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girlofscience's avatar

What stereotypes do you believe about the various types graduate and professional students?

Asked by girlofscience (7567points) January 8th, 2009

As a grad student currently taking a class with med students, the animosity between the two groups has become increasingly obvious to me. There seem to be stereotypes and beliefs about each type of graduate and professional student. Some people dislike (in general) certain groups more than others. I am interested in these stereotypes.

Please offer your opinions of (as well as general preferences for and dislike of) the following groups:

Graduate Students (Ph.D.s-to-be)
Medical Students (M.D.s-to-be)
Law Students (J.D.s-to-be)
Business Students (M.B.A.s-to-be)

If you want to go crazy, you can get into your stereotypes of various kinds of grad students (sciences, humanities, etc.) and even students pursuing degrees such as D.O., Psy.D., DVM, etc.

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22 Answers

nikipedia's avatar


PhD > MD

seekingwolf's avatar

I’m premed in college right now and I DO NOT hang out with other premeds.

Ugh, yeah, I’m sure many of them are nice and all, but most of them are freaking OBSESSED with grades and that’s all they talk about it…boring boring, and they are usually stuck up, like they are all that…

Yeah I don’t hang out with them. >< The only people who know that I’m premed is one friend at college (my roomie), my parents, and my advisors.

Nimis's avatar

In groups, they all annoy me.
There’s some weird mob mentality that takes over or something.
Apparently intelligent people are not above this.

Individually, they’re all alright.
No real preference here.

Well, that’s not entirely true.
The lone one separated from its pack
and cornered by another group is the most annoying of all.
Being defensive and self-righteous is rarely becoming.

andrew's avatar

Don’t forget the MFA’s in there. =)

Siren's avatar

This is insane! Can’t we all just get along?

I had no idea these biases existed. And they’re all supposed to be such highly intelligent, and objective intellectuals. Good grief!

Siren's avatar

sorry, I over-reacted. But university sure has changed since my time…boo hoo!

seekingwolf's avatar

You’re right, it would be nicer…I don’t know why it’s like this, but it is…

See why I don’t hang out with other premed students? :P
If they weren’t just there on their high horse, ragging on all other sorts of degrees and areas of study, maybe, just MAYBE, they would be bearable. Seriously…it’s just unnecessary.

They tell me that psychiatry isn’t “real medicine”. Well, we’ll just see who takes care of them when their inner pathology and narcissism chews up their happiness and productivity!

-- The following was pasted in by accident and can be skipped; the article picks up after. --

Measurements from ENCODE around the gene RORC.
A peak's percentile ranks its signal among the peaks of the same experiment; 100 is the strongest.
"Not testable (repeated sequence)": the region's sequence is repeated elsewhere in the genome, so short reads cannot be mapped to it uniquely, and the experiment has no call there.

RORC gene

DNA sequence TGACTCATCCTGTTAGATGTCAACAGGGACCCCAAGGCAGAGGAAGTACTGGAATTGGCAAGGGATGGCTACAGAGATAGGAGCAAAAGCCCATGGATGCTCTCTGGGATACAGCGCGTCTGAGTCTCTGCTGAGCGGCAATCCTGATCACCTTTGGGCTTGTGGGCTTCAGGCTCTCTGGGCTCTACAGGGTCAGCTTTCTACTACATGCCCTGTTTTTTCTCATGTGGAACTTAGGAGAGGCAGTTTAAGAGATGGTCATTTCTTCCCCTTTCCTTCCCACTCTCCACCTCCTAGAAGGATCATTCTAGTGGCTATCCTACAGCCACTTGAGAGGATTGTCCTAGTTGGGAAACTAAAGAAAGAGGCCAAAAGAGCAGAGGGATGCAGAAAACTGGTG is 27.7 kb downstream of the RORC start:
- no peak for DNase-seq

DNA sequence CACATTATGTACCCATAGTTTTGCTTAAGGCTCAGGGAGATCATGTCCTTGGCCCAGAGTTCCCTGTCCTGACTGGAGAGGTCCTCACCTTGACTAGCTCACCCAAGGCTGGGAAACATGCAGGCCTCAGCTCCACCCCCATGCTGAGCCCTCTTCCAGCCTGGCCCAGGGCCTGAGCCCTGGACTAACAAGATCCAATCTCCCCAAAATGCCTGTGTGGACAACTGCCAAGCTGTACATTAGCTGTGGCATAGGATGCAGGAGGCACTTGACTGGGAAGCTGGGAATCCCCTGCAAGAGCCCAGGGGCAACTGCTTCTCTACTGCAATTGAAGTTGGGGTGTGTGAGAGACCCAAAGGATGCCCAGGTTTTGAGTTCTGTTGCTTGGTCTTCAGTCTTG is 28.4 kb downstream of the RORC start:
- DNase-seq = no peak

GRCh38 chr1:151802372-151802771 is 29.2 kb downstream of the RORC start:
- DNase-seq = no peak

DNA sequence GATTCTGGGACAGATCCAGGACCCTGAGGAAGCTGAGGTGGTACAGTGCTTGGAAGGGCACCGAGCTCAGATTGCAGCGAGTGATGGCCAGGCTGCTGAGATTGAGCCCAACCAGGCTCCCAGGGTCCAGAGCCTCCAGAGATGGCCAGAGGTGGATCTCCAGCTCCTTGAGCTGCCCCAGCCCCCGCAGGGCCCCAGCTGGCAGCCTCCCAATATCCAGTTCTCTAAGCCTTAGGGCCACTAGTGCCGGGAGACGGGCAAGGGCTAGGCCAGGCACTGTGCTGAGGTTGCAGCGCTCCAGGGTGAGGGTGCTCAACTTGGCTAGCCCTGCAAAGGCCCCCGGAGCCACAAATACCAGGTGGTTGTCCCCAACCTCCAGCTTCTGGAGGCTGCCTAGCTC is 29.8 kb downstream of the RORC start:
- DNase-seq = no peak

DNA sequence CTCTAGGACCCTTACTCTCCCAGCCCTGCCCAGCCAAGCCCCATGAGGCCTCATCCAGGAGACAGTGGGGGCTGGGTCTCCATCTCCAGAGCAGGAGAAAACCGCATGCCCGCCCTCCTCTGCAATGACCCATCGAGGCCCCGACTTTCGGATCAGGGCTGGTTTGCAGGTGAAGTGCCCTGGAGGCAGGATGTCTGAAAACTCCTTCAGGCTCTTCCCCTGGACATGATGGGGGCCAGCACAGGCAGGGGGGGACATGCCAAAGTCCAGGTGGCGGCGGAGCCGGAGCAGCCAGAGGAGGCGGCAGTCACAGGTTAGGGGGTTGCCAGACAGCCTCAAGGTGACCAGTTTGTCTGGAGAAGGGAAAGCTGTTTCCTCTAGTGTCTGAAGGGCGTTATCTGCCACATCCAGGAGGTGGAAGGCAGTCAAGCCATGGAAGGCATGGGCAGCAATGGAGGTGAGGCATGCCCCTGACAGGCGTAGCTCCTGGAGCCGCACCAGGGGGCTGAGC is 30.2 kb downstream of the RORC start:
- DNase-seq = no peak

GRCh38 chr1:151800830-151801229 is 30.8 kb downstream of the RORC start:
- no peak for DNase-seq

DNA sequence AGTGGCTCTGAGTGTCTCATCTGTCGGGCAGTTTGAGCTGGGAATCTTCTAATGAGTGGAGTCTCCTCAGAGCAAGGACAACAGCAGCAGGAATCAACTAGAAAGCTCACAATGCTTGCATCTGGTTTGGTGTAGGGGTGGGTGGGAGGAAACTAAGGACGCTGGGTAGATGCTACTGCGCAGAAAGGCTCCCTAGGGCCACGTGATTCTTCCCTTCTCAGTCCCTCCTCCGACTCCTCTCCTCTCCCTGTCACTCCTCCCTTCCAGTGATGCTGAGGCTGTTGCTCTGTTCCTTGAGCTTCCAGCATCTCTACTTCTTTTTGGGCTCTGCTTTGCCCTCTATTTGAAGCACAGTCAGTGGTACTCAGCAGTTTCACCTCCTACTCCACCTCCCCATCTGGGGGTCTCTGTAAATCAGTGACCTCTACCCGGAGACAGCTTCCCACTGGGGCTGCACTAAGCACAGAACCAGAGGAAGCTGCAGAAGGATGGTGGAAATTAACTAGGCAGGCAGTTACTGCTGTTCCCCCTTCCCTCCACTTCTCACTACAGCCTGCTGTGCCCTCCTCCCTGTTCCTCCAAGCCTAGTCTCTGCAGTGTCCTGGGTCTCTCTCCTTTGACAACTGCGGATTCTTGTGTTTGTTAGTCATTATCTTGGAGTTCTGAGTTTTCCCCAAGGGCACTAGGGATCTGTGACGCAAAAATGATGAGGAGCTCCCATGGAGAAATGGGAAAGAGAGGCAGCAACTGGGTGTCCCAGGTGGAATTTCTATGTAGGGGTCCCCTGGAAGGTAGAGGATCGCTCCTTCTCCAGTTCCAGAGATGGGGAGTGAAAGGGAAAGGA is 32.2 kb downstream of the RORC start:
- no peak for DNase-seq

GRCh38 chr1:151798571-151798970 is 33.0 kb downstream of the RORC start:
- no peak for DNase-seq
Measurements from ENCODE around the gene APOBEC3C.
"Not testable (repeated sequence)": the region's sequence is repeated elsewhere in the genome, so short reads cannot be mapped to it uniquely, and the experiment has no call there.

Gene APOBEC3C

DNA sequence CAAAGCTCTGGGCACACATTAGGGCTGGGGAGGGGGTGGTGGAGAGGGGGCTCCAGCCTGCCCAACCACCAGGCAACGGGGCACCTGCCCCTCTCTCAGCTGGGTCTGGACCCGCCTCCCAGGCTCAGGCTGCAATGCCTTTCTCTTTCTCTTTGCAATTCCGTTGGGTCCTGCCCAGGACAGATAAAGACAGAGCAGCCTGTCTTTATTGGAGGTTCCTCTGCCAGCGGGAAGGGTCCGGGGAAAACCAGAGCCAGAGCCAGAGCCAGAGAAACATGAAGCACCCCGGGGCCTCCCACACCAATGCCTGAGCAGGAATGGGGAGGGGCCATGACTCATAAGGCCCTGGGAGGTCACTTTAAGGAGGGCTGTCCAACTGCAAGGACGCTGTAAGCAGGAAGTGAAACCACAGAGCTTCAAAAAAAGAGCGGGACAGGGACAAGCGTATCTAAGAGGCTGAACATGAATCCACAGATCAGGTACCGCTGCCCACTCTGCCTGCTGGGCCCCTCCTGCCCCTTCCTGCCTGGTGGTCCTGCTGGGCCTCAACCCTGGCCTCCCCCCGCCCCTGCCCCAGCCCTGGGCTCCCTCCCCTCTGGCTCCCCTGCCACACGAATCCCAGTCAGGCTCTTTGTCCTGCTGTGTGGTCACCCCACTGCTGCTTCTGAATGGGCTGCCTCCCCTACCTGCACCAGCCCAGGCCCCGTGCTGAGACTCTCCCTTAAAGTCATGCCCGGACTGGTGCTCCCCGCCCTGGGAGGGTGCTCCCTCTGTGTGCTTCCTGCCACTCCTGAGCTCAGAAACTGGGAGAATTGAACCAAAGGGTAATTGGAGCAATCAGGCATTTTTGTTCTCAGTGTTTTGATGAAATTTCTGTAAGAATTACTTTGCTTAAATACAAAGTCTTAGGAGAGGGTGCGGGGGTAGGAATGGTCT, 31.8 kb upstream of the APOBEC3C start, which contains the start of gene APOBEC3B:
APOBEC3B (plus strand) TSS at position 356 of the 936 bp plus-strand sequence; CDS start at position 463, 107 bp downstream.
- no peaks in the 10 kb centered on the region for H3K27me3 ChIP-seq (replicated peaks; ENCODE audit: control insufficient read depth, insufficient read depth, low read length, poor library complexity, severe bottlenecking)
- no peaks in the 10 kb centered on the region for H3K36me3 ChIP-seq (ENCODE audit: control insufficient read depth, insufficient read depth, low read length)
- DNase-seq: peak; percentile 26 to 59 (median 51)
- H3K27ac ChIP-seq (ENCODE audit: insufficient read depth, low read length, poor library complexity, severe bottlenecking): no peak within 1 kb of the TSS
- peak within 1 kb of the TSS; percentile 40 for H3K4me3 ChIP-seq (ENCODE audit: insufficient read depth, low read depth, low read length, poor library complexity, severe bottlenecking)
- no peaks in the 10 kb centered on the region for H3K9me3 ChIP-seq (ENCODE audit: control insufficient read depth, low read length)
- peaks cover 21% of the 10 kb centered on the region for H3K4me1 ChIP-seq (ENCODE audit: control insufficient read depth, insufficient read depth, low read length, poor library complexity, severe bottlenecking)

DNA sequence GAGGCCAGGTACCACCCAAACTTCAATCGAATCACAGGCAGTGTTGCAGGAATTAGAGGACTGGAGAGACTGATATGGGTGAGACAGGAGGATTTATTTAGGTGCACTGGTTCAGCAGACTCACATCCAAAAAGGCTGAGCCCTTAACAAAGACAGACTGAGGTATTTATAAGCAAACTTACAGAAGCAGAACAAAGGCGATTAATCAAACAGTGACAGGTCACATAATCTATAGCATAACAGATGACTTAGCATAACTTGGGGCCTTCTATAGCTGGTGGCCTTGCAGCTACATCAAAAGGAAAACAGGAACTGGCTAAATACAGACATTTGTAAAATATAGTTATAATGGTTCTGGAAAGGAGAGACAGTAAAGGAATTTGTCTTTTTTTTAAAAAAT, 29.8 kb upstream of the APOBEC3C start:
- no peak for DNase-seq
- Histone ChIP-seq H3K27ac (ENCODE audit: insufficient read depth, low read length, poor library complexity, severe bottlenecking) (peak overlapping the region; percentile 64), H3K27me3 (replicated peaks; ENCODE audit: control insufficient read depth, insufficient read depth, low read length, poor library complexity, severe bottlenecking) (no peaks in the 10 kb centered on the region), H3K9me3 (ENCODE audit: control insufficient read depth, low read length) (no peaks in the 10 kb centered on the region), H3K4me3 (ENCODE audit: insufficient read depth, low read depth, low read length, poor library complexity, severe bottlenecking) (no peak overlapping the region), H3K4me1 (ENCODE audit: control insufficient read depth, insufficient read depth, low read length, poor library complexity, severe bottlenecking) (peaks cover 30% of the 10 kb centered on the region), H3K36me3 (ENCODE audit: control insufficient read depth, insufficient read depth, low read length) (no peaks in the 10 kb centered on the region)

Siren's avatar

@seekingwolf: Wow! They actually said that about psychiatry??? That’s lame, because you are both taking similar courses, which implies you both needed the same prerequisites to get there, correct?

tinyfaery's avatar

Most of the Philosophy majors I took classes with were the most obnoxious group of (primarily) men.They loved to hear themselves talk, and never listened to anything anyone else said. Most of these people wanted to be lawyers. Need I say more?

Siren's avatar

@tinfaery: That’s hilarious! Maybe they loved to hear themselves talk because they were practicing for when they’d have to get up in court and defend/prosecute. Or maybe they were becoming lawyers because they loved to hear their own voices. Funny.

Darwin's avatar

As a former graduate student I didn’t realize that there were stereotypes. Besides I never had time to worry about it and rarely saw students who weren’t in my own small corner of the world. I basically lived in the biology building, the basement of the museum, and home, and that was it. But then I also was obsessed with my subject and spent all my time researching it or out in the field. I rarely got to know any other students except those equally obsessed.

Well, we did tend to tease the guy who studied fossil mouse teeth, but he took it in good spirits.

However, as an undergraduate I kept running into similar personalities within various majors.

As a biology major I had my notes stolen by a pre-med student and I also had an experiment sabotaged by a pre-med student. The ones I knew were extremely competitive and obsessed by grades, some to such an extent that they would damage other students’ learning.

However, biology majors who wanted to go into biology itself tended to be rather laid back, capable of making really wild punch in trash cans, and often obsessed with one particular type of animal, such as monitor lizards or tree snails (the last was me).

Philosophy and math majors were interesting because they were very good at getting so distracted by a thought that they would forget to go to class, or even to eat at times.

Business students were completely uninterested in us slovenly natural history types and were always discussing where best to apply for a job. They also wore nicer clothes than we did.